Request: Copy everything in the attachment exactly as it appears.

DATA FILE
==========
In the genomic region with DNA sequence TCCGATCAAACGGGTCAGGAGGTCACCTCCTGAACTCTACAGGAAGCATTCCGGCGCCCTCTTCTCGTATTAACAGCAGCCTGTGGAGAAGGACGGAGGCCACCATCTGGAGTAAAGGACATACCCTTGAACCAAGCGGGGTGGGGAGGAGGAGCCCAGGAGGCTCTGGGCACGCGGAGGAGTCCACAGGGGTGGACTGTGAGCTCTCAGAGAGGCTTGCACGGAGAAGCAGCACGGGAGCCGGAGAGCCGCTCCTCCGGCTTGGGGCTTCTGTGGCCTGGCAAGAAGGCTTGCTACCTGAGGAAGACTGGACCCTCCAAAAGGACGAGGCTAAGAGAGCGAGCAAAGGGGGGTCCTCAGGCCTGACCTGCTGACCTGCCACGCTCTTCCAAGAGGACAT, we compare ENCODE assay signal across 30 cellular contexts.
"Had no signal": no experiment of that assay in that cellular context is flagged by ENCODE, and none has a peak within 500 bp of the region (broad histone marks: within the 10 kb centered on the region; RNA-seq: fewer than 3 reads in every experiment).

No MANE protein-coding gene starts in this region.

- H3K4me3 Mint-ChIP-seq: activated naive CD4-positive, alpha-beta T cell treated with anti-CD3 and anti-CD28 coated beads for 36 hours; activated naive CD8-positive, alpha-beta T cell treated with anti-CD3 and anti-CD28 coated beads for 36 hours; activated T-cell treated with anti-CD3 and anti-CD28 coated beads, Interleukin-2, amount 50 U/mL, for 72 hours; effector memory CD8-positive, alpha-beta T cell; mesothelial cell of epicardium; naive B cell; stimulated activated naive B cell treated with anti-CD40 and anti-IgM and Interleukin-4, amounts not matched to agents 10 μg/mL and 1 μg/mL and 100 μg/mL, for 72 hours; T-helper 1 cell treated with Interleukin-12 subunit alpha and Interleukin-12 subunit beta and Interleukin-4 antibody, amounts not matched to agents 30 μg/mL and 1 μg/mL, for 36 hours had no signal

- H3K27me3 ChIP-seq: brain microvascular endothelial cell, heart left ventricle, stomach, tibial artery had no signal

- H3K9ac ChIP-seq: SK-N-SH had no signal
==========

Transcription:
In the genomic region with DNA sequence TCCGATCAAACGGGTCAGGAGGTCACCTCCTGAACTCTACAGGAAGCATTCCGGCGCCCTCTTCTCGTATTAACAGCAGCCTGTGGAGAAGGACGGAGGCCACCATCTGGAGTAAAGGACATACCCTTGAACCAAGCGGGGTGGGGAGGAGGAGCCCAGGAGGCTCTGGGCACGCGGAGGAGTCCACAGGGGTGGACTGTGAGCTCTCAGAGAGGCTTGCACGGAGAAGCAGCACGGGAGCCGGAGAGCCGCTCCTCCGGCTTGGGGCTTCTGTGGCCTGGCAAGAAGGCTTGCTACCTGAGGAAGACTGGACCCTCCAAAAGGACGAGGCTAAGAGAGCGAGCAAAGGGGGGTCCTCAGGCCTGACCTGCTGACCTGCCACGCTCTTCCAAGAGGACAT, we compare ENCODE assay signal across 30 cellular contexts.
"Had no signal": no experiment of that assay in that cellular context is flagged by ENCODE, and none has a peak within 500 bp of the region (broad histone marks: within the 10 kb centered on the region; RNA-seq: fewer than 3 reads in every experiment).

No MANE protein-coding gene starts in this region.

- H3K4me3 Mint-ChIP-seq: activated naive CD4-positive, alpha-beta T cell treated with anti-CD3 and anti-CD28 coated beads for 36 hours; activated naive CD8-positive, alpha-beta T cell treated with anti-CD3 and anti-CD28 coated beads for 36 hours; activated T-cell treated with anti-CD3 and anti-CD28 coated beads, Interleukin-2, amount 50 U/mL, for 72 hours; effector memory CD8-positive, alpha-beta T cell; mesothelial cell of epicardium; naive B cell; stimulated activated naive B cell treated with anti-CD40 and anti-IgM and Interleukin-4, amounts not matched to agents 10 μg/mL and 1 μg/mL and 100 μg/mL, for 72 hours; T-helper 1 cell treated with Interleukin-12 subunit alpha and Interleukin-12 subunit beta and Interleukin-4 antibody, amounts not matched to agents 30 μg/mL and 1 μg/mL, for 36 hours had no signal

- H3K27me3 ChIP-seq: brain microvascular endothelial cell, heart left ventricle, stomach, tibial artery had no signal

- H3K9ac ChIP-seq: SK-N-SH had no signal